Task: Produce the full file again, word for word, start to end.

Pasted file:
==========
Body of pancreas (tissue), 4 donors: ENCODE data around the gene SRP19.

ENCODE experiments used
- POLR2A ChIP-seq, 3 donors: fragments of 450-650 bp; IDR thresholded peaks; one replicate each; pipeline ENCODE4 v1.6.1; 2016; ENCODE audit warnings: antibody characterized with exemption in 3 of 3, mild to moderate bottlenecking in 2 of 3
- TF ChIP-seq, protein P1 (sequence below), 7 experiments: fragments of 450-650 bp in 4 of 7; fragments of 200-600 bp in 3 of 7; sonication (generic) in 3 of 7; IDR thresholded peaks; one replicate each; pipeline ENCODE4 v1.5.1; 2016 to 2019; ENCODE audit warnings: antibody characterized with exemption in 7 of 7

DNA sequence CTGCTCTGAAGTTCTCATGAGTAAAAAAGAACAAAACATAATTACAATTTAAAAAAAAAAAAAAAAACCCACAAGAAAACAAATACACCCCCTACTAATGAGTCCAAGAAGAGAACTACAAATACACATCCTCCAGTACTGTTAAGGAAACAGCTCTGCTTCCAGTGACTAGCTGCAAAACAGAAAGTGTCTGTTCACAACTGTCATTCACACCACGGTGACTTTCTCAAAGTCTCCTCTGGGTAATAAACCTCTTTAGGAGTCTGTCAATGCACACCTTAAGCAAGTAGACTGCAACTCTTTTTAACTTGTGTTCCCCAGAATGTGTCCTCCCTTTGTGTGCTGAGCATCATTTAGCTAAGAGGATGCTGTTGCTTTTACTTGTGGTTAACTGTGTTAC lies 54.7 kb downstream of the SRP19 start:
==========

Body of pancreas (tissue), 4 donors: ENCODE data around the gene SRP19.

ENCODE experiments used
- POLR2A ChIP-seq, 3 donors: fragments of 450-650 bp; IDR thresholded peaks; one replicate each; pipeline ENCODE4 v1.6.1; 2016; ENCODE audit warnings: antibody characterized with exemption in 3 of 3, mild to moderate bottlenecking in 2 of 3
- TF ChIP-seq, protein P1 (sequence below), 7 experiments: fragments of 450-650 bp in 4 of 7; fragments of 200-600 bp in 3 of 7; sonication (generic) in 3 of 7; IDR thresholded peaks; one replicate each; pipeline ENCODE4 v1.5.1; 2016 to 2019; ENCODE audit warnings: antibody characterized with exemption in 7 of 7

DNA sequence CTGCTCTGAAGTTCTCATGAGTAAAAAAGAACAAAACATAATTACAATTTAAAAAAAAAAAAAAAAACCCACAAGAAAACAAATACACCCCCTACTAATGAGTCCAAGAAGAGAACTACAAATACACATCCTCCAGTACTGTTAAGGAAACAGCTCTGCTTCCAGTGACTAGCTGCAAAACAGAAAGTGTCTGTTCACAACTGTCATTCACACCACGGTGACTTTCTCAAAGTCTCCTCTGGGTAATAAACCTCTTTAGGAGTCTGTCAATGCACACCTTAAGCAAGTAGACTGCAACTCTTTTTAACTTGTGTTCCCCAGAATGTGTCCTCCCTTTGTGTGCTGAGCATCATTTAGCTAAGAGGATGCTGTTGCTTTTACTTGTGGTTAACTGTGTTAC lies 54.7 kb downstream of the SRP19 start: